SEATTLE — Six underground tanks holding radioactive waste are leaking at the Hanford Nuclear Reservation in eastern Washington, Gov. Jay Inslee said on Friday after a meeting with federal officials overseeing the cleanup of the nation’s most polluted nuclear site.
One tank was already known to have a leak, but the new revelation caught state officials by surprise, said David Postman, a spokesman for the governor. He said that federal managers had assured the governor that the leaks posed no health risks or threats to the water supply, including the Columbia River, which passes nearby.
But Mr. Postman said it was also unclear how long the additional tanks have been leaking. What federal officials called a “data analysis” revealed the problem, Mr. Postman said. Hanford was built in the 1940s for the Manhattan Project, then continued on for decades through the cold war as a manufacturing site for the nuclear arsenal.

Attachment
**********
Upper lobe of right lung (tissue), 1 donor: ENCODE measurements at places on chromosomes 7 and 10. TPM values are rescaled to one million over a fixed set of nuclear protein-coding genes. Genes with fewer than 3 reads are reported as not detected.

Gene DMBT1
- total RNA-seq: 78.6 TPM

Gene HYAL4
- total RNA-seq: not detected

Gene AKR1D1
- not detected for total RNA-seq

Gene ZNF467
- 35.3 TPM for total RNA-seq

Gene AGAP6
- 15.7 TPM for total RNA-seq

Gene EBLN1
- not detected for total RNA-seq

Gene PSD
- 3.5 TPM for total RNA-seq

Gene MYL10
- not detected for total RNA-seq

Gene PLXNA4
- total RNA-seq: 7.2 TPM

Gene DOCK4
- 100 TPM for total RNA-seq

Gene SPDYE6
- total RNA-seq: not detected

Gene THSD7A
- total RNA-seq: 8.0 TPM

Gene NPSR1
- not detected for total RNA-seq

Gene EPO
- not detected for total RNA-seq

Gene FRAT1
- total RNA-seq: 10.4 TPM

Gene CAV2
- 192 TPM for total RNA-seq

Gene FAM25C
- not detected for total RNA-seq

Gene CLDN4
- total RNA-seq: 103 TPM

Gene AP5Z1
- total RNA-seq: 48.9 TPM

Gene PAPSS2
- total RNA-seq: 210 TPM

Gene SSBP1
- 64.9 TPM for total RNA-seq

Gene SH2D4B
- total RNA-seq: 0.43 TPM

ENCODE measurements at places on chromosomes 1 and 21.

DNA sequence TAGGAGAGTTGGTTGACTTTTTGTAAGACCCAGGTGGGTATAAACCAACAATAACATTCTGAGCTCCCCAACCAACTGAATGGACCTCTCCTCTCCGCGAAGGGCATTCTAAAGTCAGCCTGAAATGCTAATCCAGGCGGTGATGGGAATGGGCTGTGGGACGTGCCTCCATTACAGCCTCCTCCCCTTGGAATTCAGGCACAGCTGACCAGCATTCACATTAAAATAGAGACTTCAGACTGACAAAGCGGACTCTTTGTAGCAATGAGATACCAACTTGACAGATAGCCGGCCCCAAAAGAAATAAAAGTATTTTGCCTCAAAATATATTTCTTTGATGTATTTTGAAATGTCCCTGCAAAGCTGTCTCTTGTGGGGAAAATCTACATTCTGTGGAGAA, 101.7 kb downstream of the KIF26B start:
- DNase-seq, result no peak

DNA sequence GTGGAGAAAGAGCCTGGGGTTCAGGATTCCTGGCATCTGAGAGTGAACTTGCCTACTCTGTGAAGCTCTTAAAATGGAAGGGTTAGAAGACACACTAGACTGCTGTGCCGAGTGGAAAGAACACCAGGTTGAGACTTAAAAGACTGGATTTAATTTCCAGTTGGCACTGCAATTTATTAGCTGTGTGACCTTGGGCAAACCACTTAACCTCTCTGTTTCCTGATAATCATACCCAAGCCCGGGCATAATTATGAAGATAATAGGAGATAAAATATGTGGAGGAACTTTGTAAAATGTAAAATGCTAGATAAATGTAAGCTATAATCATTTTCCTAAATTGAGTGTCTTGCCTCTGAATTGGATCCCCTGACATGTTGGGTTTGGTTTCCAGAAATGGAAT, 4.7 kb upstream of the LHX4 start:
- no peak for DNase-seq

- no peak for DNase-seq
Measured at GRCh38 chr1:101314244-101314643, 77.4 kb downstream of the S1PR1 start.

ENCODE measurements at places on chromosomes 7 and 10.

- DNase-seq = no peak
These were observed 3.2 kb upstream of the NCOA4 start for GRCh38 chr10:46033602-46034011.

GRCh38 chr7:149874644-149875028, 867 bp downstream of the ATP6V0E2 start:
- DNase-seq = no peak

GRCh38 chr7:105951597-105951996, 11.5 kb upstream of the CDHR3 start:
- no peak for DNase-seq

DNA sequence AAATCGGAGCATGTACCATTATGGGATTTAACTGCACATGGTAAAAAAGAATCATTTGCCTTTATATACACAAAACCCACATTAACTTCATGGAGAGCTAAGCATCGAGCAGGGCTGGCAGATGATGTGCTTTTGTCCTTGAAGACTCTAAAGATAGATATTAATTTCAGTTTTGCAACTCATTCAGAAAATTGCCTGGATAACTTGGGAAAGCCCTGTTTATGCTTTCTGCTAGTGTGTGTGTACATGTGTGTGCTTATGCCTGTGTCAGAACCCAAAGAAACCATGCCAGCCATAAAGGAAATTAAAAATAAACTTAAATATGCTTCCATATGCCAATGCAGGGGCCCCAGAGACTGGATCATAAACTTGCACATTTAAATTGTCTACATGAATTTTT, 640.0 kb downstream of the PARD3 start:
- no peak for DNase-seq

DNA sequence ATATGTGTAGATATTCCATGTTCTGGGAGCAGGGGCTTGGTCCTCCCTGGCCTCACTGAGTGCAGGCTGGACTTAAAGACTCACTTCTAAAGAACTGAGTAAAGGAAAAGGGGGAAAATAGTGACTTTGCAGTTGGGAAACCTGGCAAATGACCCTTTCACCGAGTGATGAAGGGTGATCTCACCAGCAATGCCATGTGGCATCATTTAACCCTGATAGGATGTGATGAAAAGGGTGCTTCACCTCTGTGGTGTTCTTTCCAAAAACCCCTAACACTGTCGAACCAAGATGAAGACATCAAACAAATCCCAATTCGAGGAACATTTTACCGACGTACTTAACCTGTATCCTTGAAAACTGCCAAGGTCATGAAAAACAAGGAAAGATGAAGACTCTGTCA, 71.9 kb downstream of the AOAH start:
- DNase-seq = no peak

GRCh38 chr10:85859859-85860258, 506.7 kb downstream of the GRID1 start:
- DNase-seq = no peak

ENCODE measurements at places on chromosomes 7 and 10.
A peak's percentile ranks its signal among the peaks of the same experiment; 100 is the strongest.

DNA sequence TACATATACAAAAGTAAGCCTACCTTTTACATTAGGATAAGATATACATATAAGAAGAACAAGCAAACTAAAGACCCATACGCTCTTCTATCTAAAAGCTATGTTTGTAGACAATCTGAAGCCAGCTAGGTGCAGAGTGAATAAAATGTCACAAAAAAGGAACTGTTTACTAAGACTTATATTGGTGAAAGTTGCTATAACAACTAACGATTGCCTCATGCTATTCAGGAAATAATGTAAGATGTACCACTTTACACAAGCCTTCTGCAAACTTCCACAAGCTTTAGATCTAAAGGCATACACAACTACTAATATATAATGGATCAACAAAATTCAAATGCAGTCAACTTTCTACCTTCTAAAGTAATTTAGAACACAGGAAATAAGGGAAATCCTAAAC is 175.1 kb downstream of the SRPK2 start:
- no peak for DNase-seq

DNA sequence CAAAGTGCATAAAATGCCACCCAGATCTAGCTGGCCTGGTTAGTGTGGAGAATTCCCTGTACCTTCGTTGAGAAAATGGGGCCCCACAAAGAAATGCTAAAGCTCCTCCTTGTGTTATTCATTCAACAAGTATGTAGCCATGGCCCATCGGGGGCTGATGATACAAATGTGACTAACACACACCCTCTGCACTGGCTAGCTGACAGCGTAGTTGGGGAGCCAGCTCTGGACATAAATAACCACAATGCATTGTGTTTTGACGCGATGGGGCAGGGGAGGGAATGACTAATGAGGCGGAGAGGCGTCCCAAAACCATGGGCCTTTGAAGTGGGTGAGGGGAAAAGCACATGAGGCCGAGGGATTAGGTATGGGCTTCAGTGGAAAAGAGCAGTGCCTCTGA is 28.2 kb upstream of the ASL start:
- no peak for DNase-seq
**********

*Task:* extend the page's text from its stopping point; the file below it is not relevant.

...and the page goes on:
The Department of Energy, Mr. Inslee said in a statement, “did not adequately analyze data it had that would have shown the other tanks that are leaking.”
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